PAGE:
Eventually, the trail ended at a scree field consisting of thing shale rocks. These rocks lay between me and where I wanted to be, so there was no other path but to follow them up to the top of the wolf’s jaw. It was a lengthy process. Not only was I travelling up a steeper slope, but for every two steps forward, the talus seemed to cause me to sink one foot back. Slowly and surely, I found my way to the top of this section, atop the wolf’s jaw. And what a view lay ahead! I was taller than most mountains in the vicinity that allowed me to have quite the view of the region. I looked south down the Dietrich Valley towards Dillon Mt. and Sukapak. North, east and west lay innumerable lofty mountain peaks protruding into the clear, never ending summer “night” sky of the Arctic. While the view may have been glorious, the route ahead did not. I had ascended most of the elevation necessary to achieve the summit, yet distance wise I likely only remained just beyond halfway. The immediate route ahead wasn’t promising. It looked as if I would have to traverse a very narrow ridge (potentially non-existent) ridge to a steep colouir. Whether or not I could get across the colouir to the summit ridge was unknown. Scanning the area, I noticed that if instead, I had taken the creek north of where I started, it would have led me to a more gradual ridge that eventually connected with the ridge leading to the top. I pondered what my options were. I could consider as planned, although that route wasn’t likely to go. The other route that I spotted, looked like it would, but that would involve descending, then ascending yet again.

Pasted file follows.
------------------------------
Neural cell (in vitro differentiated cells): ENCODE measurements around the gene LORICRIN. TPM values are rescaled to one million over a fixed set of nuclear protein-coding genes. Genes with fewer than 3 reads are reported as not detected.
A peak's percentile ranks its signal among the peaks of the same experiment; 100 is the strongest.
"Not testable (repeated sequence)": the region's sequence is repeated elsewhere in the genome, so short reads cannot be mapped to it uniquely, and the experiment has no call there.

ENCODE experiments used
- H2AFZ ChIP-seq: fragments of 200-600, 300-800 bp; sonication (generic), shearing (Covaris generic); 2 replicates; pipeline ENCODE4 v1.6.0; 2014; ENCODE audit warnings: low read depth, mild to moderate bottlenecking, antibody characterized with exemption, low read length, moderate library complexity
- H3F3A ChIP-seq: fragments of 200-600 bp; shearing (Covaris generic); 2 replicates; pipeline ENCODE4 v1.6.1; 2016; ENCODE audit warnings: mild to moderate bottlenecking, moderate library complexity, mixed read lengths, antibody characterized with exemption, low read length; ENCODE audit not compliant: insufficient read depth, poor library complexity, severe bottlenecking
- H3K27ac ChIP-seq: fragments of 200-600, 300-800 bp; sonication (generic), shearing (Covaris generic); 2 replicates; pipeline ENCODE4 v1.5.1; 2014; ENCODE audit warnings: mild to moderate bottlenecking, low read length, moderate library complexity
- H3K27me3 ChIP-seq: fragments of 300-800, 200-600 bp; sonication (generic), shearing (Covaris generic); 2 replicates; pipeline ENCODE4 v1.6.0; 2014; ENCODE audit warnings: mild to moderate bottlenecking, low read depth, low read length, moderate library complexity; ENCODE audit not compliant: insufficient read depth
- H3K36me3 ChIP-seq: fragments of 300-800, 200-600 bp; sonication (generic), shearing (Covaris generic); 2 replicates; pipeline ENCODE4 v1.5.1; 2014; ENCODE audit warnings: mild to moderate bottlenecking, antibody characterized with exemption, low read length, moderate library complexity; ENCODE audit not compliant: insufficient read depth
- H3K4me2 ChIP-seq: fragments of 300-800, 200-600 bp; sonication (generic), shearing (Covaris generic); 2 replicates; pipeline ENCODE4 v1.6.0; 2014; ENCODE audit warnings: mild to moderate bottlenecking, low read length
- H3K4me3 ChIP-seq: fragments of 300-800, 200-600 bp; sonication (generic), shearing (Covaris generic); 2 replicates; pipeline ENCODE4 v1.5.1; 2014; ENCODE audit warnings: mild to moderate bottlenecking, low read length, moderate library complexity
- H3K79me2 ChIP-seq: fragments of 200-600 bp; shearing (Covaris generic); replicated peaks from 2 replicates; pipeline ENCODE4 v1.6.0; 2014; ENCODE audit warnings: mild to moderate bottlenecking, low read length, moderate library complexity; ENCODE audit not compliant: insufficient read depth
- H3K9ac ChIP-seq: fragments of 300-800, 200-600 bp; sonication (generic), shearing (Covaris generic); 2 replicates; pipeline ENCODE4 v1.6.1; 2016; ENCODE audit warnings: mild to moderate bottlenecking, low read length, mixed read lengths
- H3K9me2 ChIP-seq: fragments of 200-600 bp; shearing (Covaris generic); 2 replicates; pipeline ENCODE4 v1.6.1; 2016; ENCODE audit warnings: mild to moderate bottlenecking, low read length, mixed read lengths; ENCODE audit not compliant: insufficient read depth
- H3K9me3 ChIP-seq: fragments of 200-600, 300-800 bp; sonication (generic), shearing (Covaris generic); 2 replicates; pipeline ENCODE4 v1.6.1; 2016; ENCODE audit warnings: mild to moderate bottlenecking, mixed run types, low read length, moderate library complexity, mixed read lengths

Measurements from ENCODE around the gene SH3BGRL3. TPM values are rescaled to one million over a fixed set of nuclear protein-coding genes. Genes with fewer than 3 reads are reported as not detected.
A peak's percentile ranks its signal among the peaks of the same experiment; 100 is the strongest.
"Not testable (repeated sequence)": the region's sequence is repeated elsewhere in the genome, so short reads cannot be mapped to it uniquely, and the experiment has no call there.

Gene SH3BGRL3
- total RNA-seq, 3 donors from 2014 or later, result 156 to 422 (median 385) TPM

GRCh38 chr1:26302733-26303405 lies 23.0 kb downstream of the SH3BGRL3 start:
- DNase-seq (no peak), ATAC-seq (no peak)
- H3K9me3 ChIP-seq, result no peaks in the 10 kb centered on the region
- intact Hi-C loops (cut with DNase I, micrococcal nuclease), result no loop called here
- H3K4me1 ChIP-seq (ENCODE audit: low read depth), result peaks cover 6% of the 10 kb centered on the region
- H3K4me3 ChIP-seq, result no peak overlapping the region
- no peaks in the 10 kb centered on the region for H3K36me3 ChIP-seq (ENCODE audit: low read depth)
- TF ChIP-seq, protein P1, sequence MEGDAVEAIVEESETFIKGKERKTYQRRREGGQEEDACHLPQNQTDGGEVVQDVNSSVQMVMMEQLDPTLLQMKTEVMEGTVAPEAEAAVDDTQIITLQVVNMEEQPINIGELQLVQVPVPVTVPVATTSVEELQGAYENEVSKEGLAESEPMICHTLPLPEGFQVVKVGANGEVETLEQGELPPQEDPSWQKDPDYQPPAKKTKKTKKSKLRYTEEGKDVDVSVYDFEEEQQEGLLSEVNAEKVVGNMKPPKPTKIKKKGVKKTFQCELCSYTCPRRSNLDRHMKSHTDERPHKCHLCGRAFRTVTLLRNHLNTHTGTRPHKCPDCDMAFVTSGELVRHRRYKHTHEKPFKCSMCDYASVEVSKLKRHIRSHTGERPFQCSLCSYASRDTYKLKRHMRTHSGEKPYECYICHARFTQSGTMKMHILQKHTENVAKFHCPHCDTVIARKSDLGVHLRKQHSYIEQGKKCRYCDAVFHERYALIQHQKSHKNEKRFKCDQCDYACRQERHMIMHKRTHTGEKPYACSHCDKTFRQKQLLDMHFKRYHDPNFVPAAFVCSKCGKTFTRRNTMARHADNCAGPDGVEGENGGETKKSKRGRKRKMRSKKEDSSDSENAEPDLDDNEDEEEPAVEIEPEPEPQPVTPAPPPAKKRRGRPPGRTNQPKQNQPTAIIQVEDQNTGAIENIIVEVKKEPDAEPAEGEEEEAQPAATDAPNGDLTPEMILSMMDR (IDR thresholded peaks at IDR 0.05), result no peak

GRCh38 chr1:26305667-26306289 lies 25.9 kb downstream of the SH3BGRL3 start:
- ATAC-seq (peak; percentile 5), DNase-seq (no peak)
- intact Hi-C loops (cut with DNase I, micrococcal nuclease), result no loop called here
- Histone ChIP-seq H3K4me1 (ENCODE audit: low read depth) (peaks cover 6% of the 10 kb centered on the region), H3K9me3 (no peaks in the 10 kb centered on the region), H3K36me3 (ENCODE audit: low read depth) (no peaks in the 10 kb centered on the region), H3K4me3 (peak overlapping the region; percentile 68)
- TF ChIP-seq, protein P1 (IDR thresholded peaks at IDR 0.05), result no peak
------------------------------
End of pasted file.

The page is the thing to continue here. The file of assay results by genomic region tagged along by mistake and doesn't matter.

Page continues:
I stared into the metaphorical abyss. This felt like it could be a point of the transformation. Into the person that I wanted to be and knew I was. I knew the route. I was almost 100% confident that it would work. But what would I choose? The easy retreat? Back down the scree and into the easy comforts of civilization? Or would I transform, moving forward, doing what I know what I could accomplish, yet undergoing some sort of pain on the way. Definitely mental, possibly physical as well. For whatever reason, I once again stepped away from the edge, convincing myself to retreat down the mountain. Quickly, descending via the scree back to where I started. What had taken five hours to reach and ascend, only required an hour and a half to follow back down. A lump in my stomach remained. I knew how close I was to the other side, but for whatever reason I didn’t continue. This may not have been the time, but I am there. I feel as if I am on the edge of a breakthrough of some kind, whether it is just physical or of my character remains to be seen. My Snowden journey awaits. I don’t know when, but I will stand on the summit, crossing to the other side.